Jam: Taking us in another direction of ridiculousness, there was Jam, a movie which involved a man killing people so he could make jam from their blood. The film was entirely in black and white with the exception of the jam which provided a somber splash of color. It was well-shot and the narration was excellent. Although disturbing, it was too strange–cannibalistic jam eventually became a global obsession–to be threatening. The film filled it’s role as “that one super weird film” quite well.

Millenia: Many of the films at the festival were comedies or, at least, comedic. Dramas are a far more difficult feat, but Millenia pulled it off. The film revolved around two college students feeling isolated from their community and peers, who go around narrating their hopelessness until finally meeting at a party. Despite some moments of cheesiness (“welcome to the mind of me”), the film overall does a wonderful job of realistically depicting depression in college students. Furthermore, it was easily the most gorgeous film shown at the festival–it gives viewers a new appreciation for familiar Ann Arbor.

Anna Garcia Does a One Woman Play: This one was my personal favorite. For a film that has essentially one character (Anna Garcia), it does an amazing job at keeping viewers engaged. The premise of the film is that Anna Garcia arranges to do a one woman play, and to have a documentary about herself doing the play, and there’s just one little problem: she doesn’t have a script or any idea what her play will be about. Viewers watch as Anna desperately scrambles around Ann Arbor, trying to get other people to write her play. It’s funny, it’s meta, and it’s even got a bit of heart.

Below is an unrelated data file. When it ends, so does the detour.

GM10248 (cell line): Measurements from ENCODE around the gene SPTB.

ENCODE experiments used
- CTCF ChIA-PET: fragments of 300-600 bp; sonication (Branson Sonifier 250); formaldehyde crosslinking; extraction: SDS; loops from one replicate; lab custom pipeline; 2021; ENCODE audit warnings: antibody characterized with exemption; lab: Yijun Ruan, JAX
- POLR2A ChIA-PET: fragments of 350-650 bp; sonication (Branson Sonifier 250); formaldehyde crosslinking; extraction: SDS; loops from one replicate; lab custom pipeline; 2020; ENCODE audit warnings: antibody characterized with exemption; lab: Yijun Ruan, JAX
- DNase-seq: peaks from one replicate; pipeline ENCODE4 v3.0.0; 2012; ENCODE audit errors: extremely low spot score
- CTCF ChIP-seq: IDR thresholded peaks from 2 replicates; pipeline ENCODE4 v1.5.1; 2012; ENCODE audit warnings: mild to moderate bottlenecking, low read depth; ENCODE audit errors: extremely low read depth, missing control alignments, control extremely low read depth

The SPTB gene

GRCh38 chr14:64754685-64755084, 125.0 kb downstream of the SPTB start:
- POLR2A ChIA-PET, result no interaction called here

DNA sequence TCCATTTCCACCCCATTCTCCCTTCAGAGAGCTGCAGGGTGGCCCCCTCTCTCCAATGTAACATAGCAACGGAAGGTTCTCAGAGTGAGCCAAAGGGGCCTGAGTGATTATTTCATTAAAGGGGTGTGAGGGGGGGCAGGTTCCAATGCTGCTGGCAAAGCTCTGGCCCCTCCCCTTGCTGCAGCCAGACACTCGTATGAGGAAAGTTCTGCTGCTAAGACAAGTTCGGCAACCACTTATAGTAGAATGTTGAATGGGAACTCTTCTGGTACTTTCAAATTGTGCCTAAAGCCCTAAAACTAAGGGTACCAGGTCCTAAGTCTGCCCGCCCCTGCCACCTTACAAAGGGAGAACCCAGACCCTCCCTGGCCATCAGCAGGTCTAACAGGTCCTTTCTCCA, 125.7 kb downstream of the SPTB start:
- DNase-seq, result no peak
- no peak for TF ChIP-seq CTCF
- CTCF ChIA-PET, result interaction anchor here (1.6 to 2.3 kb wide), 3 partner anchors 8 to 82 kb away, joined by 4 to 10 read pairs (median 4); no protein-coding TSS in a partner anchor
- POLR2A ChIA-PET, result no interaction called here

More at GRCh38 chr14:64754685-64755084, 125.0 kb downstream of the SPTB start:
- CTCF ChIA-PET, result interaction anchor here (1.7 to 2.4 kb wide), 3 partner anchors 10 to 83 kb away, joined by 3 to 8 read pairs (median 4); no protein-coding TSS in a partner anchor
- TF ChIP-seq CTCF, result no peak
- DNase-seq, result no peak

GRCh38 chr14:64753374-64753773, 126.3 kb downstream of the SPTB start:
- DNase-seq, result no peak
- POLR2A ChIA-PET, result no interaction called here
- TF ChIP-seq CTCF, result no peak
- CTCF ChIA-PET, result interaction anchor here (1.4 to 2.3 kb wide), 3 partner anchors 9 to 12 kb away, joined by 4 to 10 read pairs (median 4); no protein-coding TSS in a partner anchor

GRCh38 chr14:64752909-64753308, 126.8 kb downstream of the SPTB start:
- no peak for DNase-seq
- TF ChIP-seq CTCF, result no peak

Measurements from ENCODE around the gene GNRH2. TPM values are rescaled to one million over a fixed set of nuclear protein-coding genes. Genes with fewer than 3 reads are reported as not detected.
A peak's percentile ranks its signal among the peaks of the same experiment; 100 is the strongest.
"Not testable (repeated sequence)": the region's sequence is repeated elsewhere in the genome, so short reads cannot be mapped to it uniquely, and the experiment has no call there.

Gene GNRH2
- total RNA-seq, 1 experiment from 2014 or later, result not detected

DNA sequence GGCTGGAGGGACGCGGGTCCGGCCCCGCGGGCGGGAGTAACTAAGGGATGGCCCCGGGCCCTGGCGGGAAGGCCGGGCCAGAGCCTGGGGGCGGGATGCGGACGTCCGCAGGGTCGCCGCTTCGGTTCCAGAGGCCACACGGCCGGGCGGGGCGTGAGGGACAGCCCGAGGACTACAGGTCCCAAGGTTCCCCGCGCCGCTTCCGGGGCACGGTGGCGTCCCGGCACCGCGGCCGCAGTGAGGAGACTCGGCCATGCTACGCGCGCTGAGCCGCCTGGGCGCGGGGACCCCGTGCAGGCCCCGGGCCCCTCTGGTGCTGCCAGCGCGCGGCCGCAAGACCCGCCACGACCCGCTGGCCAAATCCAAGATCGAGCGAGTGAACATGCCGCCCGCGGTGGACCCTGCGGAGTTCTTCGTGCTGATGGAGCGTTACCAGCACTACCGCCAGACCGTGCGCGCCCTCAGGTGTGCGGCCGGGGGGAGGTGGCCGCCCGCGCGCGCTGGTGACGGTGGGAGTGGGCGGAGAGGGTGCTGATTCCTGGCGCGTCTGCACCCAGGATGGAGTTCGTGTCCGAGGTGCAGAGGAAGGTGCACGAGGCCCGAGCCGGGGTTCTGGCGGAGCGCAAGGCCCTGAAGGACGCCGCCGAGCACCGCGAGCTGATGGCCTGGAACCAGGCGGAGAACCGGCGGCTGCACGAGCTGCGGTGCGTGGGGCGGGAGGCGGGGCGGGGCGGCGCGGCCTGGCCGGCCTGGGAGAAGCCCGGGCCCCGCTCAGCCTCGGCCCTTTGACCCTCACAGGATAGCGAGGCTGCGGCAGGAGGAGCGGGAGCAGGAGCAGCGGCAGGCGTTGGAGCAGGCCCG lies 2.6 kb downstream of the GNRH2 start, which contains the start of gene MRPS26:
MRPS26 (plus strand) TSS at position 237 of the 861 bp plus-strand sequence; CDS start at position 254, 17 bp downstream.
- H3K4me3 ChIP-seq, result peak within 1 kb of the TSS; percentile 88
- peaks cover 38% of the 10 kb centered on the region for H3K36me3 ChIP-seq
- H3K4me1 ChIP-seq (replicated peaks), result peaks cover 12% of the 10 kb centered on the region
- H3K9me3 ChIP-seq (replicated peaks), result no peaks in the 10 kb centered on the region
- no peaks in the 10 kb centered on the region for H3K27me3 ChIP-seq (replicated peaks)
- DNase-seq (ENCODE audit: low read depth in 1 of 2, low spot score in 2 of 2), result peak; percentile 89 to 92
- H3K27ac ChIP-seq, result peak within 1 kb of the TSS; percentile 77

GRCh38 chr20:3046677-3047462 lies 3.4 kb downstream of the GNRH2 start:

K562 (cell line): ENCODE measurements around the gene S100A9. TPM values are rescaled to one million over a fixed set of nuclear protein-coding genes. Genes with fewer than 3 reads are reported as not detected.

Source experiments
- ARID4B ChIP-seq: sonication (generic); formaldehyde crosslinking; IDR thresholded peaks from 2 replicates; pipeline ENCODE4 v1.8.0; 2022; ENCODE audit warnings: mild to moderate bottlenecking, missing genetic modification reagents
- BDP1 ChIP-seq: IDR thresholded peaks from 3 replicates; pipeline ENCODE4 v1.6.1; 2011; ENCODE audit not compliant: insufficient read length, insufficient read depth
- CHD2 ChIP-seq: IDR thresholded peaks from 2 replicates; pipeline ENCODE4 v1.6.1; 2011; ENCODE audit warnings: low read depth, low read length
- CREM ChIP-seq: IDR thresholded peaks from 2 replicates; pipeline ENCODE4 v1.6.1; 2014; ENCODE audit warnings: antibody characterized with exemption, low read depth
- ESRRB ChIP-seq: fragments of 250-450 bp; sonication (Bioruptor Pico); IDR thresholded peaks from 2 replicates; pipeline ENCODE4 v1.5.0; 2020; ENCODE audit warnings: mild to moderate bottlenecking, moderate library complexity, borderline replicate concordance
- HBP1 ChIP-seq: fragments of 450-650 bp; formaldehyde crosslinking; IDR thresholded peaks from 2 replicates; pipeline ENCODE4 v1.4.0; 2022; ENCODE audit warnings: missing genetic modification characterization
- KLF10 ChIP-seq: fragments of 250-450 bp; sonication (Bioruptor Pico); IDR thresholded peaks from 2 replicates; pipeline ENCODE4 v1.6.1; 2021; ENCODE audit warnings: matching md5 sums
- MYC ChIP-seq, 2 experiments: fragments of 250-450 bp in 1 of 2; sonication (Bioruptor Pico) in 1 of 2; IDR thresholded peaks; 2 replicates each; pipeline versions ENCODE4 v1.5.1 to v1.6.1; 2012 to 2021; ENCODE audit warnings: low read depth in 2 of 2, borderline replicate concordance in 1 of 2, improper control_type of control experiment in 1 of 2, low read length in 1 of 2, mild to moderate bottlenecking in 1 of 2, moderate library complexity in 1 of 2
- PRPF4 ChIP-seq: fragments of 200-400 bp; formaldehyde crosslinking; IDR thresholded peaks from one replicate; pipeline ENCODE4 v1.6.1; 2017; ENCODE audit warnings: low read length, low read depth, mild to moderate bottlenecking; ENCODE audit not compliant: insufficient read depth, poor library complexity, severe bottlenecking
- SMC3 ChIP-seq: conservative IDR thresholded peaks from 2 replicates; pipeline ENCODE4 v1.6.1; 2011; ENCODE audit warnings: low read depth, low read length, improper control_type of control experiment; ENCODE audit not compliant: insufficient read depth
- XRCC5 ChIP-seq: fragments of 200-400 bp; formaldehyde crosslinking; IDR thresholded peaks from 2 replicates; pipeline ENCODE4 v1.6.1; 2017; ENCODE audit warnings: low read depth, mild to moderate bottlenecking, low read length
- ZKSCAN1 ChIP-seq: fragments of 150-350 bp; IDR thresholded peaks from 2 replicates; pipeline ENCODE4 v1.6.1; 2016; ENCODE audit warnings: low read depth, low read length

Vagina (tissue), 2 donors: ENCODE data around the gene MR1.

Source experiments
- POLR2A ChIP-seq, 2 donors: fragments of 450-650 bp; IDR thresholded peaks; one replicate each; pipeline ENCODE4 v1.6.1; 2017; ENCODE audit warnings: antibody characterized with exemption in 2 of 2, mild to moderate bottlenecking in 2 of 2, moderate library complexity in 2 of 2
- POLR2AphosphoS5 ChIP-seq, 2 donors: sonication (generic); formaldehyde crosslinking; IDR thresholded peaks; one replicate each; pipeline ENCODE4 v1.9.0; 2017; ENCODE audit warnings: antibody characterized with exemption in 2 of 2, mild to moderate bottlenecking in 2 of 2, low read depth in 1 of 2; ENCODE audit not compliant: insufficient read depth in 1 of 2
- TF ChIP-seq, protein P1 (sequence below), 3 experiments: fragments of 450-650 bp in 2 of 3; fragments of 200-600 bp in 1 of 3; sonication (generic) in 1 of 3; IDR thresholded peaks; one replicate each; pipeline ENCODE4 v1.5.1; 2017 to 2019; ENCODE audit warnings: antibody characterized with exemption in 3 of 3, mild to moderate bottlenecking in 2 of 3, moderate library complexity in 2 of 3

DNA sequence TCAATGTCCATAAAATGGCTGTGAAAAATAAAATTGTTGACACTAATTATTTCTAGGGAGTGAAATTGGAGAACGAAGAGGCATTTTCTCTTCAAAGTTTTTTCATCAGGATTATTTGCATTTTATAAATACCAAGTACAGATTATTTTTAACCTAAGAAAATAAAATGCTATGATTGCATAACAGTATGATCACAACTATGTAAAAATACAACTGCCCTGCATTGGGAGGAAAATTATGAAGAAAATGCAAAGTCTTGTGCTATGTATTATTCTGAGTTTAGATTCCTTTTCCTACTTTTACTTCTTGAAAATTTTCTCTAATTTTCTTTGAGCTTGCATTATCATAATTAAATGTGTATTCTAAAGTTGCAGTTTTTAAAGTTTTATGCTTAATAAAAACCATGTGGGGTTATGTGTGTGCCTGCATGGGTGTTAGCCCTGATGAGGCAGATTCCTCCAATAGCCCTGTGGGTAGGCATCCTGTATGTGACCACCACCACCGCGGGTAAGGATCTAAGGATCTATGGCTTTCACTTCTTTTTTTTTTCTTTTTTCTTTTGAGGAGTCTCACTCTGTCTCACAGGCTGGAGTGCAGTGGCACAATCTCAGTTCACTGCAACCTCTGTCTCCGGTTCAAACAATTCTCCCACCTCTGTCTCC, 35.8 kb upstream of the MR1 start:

The Little Grebe: As the only animated film at the festival, this film immediately stood out. Though the animation was no Pixar, its painted style and simple movements made it beautiful. However, the real draw of the film was the narration. On screen we saw a little bird floating through the debris of a drowned city as we listened to the narrator telling its story as one that her mother once shared with her. The story of the bird was simple, but the emotional intensity of the actress playing the narrator elevated the piece beyond the confines of the story. It isn’t the story of the bird that makes this film great so much as it is this story of a girl who was told said story.

Low Expectations: Unlike the other things shown at this festival, this piece wasn’t a film but a pilot episode to a sitcom. The sitcom follows three college roommates as they navigate love and other hardships on a college campus. It was hilarious and real, but also hyper-aware of itself.

Overall, the festival (despite it’s length) was a great showcase of some amazing work. I plan on attending next year’s festival and I recommend it to everyone.